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Miles Driven DOWN!
Congratulations, and thank you to drivers of America! Thank you for driving just a little bit less this year than you did last year. After decades of seemingly inexorable increases, the number of vehicle miles traveled has actually leveled off in the past year, according to figures from the Federal Highway Administration.
Whether the reason for this is increasing gas prices, frustration with traffic congestion, or the efforts of communities across the country to promote bicycling, walking and transit use, this is actually good news for America and good news for the planet. The transportation sector, primarily cars, contributes between a quarter and third of all greenhouse gas emissions and to our dependence on foreign oil – we might finally be turning the corner and reducing our over-dependence on cars for most of our trips.
Let me be clear, we are NOT anti-car. There are a lot of trips and a lot of tasks for which a car is ideally suited and often the only option. We aren’t asking or expecting people to throw away their cars keys. What we are saying is that more than 40 percent of all trips in the country are two miles or less; one quarter are just one mile or less – and two-thirds of even these shortest of trips are being made by car. These short trips – which are by far the most polluting – are ideal distances to do on a bike.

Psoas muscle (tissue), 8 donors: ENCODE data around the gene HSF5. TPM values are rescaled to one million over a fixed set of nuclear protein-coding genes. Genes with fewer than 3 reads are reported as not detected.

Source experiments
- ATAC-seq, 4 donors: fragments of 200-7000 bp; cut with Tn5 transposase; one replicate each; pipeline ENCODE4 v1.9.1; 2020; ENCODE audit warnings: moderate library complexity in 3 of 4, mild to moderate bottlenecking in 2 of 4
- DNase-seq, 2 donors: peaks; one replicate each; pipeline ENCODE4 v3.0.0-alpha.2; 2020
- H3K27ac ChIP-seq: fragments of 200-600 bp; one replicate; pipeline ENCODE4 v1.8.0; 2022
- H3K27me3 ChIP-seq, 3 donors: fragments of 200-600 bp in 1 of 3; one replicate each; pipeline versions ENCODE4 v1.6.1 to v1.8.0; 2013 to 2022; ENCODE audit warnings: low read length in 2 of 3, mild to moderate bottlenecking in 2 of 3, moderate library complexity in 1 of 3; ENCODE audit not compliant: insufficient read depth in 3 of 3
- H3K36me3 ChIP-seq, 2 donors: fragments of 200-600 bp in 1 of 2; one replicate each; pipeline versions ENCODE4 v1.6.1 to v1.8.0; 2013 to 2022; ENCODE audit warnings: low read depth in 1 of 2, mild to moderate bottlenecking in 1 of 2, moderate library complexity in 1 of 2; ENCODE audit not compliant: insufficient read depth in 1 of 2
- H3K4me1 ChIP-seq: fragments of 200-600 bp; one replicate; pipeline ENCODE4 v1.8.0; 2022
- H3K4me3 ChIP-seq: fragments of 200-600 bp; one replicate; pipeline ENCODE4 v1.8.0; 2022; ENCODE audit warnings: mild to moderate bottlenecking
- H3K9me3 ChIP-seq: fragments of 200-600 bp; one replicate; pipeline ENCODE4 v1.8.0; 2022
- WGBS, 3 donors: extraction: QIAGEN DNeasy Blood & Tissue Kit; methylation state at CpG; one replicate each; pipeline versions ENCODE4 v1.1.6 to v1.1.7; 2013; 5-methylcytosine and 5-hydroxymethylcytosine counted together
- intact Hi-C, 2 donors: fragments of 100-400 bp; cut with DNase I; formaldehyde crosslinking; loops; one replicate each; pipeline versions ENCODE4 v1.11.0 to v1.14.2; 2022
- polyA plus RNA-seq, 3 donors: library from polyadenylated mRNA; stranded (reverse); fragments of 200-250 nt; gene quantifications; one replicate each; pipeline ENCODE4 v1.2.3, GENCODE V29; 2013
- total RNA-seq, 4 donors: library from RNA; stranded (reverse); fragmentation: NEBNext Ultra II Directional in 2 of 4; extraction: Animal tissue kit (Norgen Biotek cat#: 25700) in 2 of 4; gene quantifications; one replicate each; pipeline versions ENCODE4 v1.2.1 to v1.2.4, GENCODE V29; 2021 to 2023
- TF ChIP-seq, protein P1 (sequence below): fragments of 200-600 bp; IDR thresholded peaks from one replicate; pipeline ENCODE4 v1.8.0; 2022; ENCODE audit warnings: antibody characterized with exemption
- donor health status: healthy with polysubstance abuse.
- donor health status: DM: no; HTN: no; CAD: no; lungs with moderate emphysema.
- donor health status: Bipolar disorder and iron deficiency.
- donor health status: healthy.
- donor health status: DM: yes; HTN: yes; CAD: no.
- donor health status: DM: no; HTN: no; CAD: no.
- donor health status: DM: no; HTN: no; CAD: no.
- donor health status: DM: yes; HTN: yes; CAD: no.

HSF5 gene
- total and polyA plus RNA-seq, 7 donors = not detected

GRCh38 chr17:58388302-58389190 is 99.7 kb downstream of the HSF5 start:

As folks contemplate the highest average gas prices ever in this country, we encourage every American to consider making one or two trips a week by bike or foot that they would normally make by car. What better ways to save money, get some exercise, reduce pollution, and have some fun into the bargain.
The impacts are not trivial. Cyclists who rode to work on Bike to Work Day alone will
• save more than 56 tanker trucks full of gasoline from being burned
• save $5.7 million in driving costs
• prevent 4,580 tons of carbon dioxide and 230 tons of carbon monoxide from entering the atmosphere
• burn 410 million calories
If you multiply these numbers to cover a year’s worth of commuting, the benefits start to add up fast for individuals, communities, and the nation as a whole.